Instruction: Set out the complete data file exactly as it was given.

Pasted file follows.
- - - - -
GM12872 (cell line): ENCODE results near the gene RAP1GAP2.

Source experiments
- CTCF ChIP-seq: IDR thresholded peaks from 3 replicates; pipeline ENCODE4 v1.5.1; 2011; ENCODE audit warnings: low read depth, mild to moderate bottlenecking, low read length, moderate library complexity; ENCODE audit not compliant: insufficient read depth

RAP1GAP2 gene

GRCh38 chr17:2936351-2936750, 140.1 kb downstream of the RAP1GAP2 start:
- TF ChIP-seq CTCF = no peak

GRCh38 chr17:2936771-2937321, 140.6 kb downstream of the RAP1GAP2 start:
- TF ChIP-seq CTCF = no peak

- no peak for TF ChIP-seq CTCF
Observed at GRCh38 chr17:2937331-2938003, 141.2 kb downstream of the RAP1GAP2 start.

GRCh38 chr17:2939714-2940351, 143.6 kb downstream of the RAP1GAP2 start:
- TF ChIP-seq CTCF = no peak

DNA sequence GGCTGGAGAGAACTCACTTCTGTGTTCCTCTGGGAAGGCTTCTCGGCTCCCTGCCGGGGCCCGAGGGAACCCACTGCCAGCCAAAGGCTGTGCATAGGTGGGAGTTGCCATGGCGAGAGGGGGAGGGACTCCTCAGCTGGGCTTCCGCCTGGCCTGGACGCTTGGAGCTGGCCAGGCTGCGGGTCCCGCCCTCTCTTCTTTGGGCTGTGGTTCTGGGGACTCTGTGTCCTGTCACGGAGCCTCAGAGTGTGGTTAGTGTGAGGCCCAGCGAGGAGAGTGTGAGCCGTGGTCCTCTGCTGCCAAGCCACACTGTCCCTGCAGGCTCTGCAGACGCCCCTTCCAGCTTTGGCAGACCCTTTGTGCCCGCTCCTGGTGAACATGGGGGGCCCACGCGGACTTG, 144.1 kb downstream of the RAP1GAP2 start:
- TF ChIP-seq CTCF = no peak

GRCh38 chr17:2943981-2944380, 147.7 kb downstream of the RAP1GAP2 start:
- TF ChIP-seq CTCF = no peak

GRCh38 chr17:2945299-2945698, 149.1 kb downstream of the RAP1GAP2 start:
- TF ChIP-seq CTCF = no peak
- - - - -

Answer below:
GM12872 (cell line): ENCODE results near the gene RAP1GAP2.

Source experiments
- CTCF ChIP-seq: IDR thresholded peaks from 3 replicates; pipeline ENCODE4 v1.5.1; 2011; ENCODE audit warnings: low read depth, mild to moderate bottlenecking, low read length, moderate library complexity; ENCODE audit not compliant: insufficient read depth

RAP1GAP2 gene

GRCh38 chr17:2936351-2936750, 140.1 kb downstream of the RAP1GAP2 start:
- TF ChIP-seq CTCF = no peak

GRCh38 chr17:2936771-2937321, 140.6 kb downstream of the RAP1GAP2 start:
- TF ChIP-seq CTCF = no peak

- no peak for TF ChIP-seq CTCF
Observed at GRCh38 chr17:2937331-2938003, 141.2 kb downstream of the RAP1GAP2 start.

GRCh38 chr17:2939714-2940351, 143.6 kb downstream of the RAP1GAP2 start:
- TF ChIP-seq CTCF = no peak

DNA sequence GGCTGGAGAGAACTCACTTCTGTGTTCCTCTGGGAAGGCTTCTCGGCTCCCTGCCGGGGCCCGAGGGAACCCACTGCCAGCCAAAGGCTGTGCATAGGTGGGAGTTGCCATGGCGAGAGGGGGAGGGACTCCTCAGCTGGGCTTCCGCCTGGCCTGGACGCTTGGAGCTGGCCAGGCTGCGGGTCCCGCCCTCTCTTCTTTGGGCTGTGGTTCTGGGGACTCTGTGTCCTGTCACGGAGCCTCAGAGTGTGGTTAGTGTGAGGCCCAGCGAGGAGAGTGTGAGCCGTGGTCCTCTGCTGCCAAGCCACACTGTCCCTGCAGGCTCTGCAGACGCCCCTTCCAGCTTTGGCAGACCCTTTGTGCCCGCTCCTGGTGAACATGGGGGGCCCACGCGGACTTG, 144.1 kb downstream of the RAP1GAP2 start:
- TF ChIP-seq CTCF = no peak

GRCh38 chr17:2943981-2944380, 147.7 kb downstream of the RAP1GAP2 start:
- TF ChIP-seq CTCF = no peak

GRCh38 chr17:2945299-2945698, 149.1 kb downstream of the RAP1GAP2 start:
- TF ChIP-seq CTCF = no peak